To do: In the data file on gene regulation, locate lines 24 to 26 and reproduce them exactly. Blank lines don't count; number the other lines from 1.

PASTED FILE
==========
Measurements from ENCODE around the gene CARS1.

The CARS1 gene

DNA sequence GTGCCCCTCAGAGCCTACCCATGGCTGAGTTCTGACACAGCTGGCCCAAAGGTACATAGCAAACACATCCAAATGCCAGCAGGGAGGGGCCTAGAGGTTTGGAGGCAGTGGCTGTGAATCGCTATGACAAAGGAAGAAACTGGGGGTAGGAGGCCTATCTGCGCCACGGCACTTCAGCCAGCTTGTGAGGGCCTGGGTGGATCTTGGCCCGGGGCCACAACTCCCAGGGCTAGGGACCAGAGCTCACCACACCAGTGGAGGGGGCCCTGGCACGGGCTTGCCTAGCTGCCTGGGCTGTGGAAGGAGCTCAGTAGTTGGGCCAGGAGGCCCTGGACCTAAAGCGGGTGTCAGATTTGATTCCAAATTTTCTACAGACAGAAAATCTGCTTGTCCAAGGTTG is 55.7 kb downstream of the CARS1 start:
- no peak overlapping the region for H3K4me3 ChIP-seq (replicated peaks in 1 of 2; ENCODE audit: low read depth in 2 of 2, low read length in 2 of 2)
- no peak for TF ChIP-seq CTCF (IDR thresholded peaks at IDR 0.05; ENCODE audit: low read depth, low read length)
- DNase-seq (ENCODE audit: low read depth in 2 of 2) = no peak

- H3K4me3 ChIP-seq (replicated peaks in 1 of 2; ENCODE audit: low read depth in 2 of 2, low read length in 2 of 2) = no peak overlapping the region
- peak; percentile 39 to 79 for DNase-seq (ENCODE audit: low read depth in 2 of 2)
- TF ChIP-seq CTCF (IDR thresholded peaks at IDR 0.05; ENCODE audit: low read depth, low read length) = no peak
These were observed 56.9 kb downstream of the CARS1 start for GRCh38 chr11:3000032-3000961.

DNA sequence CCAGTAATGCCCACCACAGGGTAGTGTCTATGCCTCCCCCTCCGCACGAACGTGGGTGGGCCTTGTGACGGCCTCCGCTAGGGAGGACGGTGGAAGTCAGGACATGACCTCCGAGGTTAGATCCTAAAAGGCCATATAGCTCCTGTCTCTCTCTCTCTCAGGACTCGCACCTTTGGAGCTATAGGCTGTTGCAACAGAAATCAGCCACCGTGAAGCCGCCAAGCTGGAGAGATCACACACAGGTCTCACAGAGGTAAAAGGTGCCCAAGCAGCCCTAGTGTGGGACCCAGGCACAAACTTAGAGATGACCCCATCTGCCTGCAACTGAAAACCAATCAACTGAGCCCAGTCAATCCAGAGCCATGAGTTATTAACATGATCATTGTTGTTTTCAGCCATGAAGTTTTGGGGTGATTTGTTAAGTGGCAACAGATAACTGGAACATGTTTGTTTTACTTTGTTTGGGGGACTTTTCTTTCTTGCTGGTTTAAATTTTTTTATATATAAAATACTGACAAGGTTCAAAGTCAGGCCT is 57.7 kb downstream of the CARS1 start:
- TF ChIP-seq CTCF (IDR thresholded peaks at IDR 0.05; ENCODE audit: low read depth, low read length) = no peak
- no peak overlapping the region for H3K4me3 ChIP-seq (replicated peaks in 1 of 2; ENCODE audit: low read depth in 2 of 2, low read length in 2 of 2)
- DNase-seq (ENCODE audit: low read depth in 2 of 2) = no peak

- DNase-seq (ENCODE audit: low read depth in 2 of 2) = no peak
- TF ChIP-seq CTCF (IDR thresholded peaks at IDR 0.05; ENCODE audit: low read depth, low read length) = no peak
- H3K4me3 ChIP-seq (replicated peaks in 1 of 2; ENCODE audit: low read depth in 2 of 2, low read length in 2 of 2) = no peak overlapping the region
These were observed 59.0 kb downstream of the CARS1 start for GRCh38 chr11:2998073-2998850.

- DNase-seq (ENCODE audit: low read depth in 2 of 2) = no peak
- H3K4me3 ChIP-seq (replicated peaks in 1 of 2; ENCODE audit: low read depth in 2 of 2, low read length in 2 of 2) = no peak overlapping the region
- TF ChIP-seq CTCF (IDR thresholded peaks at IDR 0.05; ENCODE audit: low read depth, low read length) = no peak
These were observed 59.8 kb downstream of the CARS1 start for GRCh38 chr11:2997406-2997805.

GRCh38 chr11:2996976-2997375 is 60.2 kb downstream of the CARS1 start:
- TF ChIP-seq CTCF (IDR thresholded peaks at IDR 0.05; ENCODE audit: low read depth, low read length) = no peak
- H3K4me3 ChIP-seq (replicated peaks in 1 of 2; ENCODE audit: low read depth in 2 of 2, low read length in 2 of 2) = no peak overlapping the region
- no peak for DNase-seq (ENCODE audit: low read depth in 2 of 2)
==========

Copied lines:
- TF ChIP-seq CTCF (IDR thresholded peaks at IDR 0.05; ENCODE audit: low read depth, low read length) = no peak
- H3K4me3 ChIP-seq (replicated peaks in 1 of 2; ENCODE audit: low read depth in 2 of 2, low read length in 2 of 2) = no peak overlapping the region
- no peak for DNase-seq (ENCODE audit: low read depth in 2 of 2)